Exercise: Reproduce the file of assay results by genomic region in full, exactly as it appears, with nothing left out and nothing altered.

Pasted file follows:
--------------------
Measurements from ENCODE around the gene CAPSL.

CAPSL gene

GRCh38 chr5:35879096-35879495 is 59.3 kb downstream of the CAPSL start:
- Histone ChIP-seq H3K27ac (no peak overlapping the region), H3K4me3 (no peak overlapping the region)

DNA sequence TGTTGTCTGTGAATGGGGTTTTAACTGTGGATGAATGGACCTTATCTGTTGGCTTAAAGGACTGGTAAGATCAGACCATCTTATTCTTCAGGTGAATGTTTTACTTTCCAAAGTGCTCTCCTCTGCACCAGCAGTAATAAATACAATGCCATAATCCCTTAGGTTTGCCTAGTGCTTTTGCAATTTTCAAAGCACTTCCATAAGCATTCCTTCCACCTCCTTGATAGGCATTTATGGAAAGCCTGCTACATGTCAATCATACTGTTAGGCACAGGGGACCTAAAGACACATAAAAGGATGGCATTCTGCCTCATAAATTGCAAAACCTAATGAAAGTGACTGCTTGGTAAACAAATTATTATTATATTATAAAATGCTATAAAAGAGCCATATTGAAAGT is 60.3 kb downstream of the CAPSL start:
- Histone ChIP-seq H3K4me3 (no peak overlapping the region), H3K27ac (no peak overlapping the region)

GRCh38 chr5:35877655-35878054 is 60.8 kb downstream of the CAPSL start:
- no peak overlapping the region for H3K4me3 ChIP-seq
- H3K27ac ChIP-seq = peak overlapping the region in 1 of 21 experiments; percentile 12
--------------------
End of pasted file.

Measurements from ENCODE around the gene CAPSL.

CAPSL gene

GRCh38 chr5:35879096-35879495 is 59.3 kb downstream of the CAPSL start:
- Histone ChIP-seq H3K27ac (no peak overlapping the region), H3K4me3 (no peak overlapping the region)

DNA sequence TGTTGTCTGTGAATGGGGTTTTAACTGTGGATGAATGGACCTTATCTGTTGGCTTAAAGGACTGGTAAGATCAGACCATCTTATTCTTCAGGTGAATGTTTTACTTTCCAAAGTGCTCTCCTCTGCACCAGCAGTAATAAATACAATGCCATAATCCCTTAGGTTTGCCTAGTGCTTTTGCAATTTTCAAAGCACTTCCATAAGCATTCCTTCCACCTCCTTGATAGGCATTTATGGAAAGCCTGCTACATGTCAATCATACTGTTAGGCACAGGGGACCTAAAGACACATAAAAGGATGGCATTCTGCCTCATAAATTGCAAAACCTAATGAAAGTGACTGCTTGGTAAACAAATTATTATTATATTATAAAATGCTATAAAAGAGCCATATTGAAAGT is 60.3 kb downstream of the CAPSL start:
- Histone ChIP-seq H3K4me3 (no peak overlapping the region), H3K27ac (no peak overlapping the region)

GRCh38 chr5:35877655-35878054 is 60.8 kb downstream of the CAPSL start:
- no peak overlapping the region for H3K4me3 ChIP-seq
- H3K27ac ChIP-seq = peak overlapping the region in 1 of 21 experiments; percentile 12